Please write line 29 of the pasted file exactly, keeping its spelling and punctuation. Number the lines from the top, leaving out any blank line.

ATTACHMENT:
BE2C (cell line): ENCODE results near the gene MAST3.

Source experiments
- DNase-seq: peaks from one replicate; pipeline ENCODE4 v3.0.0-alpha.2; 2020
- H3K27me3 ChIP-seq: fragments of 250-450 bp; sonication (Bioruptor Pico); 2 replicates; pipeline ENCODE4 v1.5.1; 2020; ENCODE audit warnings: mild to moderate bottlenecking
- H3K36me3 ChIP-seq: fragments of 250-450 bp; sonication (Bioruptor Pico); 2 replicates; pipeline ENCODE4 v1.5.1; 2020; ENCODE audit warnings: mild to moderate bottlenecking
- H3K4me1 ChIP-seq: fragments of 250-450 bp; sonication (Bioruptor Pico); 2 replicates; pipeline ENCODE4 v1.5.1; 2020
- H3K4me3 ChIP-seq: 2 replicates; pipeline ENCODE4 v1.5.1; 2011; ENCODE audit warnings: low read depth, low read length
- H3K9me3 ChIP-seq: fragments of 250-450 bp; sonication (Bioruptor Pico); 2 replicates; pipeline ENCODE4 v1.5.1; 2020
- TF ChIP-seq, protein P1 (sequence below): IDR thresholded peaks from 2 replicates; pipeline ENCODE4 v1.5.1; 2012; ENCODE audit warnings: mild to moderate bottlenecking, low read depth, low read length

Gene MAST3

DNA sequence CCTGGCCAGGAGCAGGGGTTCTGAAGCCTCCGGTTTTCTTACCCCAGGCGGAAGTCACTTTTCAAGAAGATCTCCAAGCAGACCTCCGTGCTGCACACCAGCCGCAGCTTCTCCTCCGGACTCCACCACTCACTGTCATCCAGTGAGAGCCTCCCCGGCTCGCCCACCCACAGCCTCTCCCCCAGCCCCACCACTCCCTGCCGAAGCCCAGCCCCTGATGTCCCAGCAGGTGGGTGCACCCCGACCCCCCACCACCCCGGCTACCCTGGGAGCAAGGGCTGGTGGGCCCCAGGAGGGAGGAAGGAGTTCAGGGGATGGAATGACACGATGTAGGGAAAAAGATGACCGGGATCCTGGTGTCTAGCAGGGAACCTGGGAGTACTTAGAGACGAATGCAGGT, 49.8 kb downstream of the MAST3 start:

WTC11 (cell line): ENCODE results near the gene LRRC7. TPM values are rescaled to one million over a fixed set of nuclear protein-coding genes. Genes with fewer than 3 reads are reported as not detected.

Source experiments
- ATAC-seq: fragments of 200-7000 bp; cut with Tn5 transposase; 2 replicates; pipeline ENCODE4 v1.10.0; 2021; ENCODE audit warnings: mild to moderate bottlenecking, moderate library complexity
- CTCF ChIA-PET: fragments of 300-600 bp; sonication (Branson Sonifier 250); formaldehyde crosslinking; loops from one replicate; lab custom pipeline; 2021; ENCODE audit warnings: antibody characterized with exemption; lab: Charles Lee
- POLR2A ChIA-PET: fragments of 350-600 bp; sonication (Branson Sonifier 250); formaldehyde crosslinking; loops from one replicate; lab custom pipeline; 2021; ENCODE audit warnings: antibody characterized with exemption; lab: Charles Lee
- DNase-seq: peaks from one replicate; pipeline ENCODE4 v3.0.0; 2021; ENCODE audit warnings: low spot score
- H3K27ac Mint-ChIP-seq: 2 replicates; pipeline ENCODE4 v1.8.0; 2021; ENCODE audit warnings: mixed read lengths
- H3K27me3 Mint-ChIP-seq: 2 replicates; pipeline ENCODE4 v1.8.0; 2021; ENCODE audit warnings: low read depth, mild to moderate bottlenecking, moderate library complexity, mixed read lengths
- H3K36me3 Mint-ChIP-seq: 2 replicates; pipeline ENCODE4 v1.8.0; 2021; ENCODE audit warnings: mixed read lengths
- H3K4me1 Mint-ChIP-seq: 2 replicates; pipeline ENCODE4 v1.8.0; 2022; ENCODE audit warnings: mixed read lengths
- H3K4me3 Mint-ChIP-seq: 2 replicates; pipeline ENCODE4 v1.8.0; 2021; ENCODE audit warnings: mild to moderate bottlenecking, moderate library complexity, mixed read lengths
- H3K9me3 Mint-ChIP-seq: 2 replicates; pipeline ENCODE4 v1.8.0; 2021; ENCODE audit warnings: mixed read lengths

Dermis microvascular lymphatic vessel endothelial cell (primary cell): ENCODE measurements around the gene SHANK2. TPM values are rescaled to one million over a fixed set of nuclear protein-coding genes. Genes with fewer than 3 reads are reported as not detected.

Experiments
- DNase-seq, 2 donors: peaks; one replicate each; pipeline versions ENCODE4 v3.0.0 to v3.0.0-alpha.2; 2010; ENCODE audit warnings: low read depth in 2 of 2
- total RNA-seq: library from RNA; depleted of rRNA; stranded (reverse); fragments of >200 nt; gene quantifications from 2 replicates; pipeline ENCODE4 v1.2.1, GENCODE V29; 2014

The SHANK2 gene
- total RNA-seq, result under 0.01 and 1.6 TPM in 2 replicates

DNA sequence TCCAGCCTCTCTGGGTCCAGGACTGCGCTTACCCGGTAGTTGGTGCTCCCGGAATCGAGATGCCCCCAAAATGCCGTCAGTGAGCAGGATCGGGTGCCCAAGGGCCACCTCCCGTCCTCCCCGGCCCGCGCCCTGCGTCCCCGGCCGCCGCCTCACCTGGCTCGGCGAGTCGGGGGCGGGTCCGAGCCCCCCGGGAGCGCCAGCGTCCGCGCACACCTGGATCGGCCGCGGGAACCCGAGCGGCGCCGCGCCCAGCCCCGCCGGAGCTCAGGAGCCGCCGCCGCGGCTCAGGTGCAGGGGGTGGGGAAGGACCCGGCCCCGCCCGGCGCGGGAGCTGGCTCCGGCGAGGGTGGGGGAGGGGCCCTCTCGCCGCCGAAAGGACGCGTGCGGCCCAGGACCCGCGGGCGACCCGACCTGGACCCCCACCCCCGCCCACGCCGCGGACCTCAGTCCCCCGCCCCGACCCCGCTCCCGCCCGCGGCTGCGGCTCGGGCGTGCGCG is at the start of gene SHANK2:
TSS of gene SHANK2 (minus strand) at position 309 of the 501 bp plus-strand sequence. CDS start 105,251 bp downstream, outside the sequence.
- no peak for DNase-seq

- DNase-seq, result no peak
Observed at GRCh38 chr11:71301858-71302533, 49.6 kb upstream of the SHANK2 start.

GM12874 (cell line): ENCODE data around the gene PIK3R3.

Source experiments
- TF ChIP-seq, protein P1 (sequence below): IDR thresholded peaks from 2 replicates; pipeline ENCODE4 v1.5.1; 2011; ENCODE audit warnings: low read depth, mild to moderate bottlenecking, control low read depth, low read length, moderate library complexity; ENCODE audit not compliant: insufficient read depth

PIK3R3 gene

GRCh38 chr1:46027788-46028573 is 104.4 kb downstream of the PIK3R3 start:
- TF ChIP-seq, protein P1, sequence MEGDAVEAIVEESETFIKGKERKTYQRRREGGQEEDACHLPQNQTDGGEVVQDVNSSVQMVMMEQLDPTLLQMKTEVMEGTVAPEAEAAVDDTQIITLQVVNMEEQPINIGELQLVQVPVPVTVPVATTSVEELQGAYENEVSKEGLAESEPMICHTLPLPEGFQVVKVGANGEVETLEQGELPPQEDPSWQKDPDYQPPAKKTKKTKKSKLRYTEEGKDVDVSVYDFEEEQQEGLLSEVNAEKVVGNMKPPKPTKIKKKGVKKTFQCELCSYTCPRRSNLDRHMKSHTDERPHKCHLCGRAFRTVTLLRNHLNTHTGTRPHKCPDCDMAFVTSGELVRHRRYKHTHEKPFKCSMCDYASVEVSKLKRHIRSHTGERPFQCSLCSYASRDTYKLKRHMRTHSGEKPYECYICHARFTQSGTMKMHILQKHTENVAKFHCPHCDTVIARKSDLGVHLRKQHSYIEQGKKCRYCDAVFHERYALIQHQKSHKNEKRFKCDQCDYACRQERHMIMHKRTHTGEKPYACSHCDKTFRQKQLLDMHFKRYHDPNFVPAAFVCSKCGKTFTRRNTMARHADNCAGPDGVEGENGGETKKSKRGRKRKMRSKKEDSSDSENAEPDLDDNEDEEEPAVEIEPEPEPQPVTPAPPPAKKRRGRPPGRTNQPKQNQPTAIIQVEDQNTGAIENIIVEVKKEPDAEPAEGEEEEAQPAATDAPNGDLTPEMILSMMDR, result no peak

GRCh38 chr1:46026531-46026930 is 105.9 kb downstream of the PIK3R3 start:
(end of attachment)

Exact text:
- total RNA-seq, result under 0.01 and 1.6 TPM in 2 replicates